A Study Of African Stock Exchanges And Their Correlation Between Exchanges In The Developed World As It Relates To Portfolio Diversification And Investor’s Needs

Open Access
Pica, Jenna Clare
Area of Honors:
Bachelor of Science
Document Type:
Thesis Supervisors:
  • James Alan Miles, Thesis Supervisor
  • James Alan Miles, Honors Advisor
  • Joseph Randall Woolridge, Faculty Reader
  • African Frontier Markets
  • Emerging Markets
  • BRICS Countries
  • Developed Markets
  • Portfolio Diversification
  • Correlation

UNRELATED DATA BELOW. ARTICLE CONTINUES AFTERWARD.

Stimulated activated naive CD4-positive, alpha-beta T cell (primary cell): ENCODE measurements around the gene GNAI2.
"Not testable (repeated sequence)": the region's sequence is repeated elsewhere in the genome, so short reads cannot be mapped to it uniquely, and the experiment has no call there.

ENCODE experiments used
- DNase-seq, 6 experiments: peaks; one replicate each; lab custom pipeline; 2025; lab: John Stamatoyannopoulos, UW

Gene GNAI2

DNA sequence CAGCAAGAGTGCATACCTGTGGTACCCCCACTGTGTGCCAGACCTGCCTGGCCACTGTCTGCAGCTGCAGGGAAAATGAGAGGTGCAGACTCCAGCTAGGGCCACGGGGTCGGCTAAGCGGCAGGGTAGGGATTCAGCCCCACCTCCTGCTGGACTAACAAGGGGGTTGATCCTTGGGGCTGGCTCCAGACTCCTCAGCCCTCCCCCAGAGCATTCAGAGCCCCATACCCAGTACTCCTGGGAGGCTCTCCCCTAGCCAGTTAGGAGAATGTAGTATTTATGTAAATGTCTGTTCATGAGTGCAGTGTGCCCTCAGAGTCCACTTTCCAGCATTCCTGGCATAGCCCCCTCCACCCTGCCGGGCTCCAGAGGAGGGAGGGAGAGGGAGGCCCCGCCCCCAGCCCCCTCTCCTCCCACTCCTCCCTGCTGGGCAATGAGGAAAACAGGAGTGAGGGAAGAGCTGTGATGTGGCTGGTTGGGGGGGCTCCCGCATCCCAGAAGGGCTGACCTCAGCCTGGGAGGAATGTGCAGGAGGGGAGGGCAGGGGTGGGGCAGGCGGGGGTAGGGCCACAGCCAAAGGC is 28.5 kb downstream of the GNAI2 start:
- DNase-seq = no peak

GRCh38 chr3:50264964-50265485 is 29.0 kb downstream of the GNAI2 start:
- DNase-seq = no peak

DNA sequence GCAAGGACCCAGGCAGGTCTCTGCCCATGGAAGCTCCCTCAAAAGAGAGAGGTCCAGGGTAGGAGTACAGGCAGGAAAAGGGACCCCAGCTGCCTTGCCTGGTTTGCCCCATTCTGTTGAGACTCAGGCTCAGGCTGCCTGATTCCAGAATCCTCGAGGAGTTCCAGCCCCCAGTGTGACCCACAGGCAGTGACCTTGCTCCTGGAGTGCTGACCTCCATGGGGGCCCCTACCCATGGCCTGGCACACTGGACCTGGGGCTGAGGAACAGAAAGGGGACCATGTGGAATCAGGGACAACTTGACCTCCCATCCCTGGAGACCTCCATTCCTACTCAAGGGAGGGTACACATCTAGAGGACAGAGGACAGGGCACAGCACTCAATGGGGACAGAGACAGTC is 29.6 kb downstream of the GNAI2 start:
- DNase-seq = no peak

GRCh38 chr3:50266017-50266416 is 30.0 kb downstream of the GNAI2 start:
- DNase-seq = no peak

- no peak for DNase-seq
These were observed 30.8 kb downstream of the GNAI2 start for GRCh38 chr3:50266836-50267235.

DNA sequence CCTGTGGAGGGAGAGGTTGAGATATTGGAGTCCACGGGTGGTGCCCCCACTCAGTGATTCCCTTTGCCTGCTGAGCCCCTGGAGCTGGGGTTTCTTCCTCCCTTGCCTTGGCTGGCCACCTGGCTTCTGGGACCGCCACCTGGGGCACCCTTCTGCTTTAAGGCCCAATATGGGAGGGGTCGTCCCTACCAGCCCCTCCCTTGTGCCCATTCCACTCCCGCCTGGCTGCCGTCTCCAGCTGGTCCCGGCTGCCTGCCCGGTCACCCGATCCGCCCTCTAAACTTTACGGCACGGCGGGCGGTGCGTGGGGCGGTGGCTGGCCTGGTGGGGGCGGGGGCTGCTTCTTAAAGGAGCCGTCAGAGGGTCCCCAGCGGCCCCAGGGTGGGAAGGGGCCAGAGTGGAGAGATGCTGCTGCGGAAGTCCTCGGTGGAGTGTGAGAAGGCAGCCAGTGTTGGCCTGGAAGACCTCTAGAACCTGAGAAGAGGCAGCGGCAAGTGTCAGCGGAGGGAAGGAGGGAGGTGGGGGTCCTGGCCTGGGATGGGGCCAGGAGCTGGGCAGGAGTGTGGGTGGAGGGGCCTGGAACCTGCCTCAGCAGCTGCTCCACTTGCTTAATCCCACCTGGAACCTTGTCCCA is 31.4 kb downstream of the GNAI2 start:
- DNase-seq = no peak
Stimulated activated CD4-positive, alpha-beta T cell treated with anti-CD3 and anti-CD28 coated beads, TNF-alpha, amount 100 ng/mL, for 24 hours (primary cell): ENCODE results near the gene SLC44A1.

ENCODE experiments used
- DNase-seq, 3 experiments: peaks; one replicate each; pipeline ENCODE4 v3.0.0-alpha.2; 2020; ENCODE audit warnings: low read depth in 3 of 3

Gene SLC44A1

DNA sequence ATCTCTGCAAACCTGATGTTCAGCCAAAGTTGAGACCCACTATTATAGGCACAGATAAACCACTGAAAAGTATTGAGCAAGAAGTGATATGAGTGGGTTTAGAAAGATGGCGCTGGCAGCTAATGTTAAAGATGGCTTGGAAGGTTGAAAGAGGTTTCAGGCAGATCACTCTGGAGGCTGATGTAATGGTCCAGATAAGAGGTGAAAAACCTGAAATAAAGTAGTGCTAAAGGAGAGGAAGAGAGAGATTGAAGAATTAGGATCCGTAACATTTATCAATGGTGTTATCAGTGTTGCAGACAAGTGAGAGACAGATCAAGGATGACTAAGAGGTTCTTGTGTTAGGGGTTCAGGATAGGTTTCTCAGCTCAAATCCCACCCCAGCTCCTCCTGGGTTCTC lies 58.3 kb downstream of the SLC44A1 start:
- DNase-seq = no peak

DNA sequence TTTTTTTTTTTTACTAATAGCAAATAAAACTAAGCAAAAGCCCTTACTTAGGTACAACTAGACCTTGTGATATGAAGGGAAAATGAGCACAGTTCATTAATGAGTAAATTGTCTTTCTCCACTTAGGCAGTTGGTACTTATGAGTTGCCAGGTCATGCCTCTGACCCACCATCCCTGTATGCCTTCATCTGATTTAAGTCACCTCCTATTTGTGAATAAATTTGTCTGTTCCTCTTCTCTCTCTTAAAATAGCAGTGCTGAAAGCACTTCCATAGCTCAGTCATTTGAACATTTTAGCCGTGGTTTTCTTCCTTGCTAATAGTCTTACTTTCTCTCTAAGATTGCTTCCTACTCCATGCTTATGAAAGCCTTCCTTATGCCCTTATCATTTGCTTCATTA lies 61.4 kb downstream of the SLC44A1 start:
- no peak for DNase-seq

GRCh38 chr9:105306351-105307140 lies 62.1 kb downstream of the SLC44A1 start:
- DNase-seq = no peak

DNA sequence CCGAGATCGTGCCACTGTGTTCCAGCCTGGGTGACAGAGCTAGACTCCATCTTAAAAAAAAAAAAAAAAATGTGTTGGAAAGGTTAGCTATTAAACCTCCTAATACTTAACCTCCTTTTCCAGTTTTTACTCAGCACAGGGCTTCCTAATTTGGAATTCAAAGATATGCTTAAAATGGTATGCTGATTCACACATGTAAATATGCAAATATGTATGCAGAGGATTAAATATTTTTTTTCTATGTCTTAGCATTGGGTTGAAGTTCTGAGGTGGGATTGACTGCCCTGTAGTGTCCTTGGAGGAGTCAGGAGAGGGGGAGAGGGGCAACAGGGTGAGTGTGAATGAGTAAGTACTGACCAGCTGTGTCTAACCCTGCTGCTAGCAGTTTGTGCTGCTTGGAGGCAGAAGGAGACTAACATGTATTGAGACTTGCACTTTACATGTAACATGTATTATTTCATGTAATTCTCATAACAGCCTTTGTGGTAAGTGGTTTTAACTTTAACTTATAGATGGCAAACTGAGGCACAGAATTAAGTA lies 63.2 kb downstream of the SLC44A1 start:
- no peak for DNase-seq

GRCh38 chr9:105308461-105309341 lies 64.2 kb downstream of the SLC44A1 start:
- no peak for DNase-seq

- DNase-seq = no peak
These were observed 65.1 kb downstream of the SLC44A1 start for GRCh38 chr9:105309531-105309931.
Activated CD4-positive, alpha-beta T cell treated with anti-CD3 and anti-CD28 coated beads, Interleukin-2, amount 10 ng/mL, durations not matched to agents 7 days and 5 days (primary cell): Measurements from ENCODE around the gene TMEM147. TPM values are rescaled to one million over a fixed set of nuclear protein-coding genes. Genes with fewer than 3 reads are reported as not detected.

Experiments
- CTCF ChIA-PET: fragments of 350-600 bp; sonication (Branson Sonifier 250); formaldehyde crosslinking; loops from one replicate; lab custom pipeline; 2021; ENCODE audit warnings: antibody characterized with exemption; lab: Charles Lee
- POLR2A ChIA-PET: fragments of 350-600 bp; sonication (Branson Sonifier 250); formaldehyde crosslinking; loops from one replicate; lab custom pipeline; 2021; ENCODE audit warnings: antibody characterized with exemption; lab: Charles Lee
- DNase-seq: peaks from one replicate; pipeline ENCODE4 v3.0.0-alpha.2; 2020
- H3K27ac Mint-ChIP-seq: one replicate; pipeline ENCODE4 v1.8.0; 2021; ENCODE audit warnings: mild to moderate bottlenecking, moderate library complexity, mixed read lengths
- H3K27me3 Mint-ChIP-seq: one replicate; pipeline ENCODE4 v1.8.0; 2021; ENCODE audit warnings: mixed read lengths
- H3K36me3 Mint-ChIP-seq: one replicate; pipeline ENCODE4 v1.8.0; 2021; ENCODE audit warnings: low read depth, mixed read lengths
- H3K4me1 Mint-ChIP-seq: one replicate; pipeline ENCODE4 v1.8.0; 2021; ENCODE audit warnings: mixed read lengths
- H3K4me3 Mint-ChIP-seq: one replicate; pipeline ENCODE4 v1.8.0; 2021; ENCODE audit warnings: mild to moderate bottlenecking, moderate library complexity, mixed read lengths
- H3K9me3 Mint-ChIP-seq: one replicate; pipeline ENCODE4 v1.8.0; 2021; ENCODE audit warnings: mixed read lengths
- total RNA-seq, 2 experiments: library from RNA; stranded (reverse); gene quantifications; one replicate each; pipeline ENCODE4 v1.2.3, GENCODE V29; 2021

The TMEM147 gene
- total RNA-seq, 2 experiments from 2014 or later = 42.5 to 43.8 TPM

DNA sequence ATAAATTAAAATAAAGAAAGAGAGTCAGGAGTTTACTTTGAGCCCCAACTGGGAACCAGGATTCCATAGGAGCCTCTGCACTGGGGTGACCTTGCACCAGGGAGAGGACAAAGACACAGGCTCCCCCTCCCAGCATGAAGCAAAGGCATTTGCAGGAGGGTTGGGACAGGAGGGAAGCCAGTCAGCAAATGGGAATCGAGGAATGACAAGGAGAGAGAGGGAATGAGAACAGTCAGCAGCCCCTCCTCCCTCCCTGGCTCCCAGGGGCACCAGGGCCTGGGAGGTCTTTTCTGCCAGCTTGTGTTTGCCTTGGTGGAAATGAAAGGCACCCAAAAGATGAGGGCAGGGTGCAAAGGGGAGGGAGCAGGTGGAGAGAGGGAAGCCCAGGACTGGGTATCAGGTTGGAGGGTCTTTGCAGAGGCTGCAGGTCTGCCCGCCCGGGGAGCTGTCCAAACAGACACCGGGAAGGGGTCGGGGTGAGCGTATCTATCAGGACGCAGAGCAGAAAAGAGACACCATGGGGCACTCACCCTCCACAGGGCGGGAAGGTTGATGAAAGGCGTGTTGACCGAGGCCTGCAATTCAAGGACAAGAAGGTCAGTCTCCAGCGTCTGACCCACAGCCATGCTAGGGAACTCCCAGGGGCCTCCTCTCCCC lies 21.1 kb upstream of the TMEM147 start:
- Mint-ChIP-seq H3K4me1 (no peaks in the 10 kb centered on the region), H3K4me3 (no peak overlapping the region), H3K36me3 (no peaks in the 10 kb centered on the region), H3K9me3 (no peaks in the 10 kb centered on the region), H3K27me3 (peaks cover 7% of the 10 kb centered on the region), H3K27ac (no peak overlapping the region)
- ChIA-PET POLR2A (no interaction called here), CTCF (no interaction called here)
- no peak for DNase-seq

This thesis focuses on the development of the frontier markets of Africa and the correlation between these markets and the developed and emerging markets of the world, in an effort to analyze their role in international portfolio diversification. Academic research widely states that international stock markets, in particular, developed and emerging markets, are becoming more correlated partially due to the driving factor of globalization. As the last investment frontier for emerging market investment, Africa is becoming an interest to investors worldwide as a means to add increased diversification to their portfolios. Research concerning the possible profitable opportunities in African markets has been largely overlooked and many questions regarding the benefits of investing in the frontier markets of Africa are left unanswered. This paper seeks to answer these questions by analyzing the degree of correlation between a sample of the frontier markets of Africa and the developed and emerging markets, as well as a volatility analysis of each respective market. The results of the research suggest that investments in the African frontier markets may be a valuable addition to an investor’s world portfolio because these markets do not have relatively average means and standard deviations, while at the same time providing lower correlations to one another and various world markets.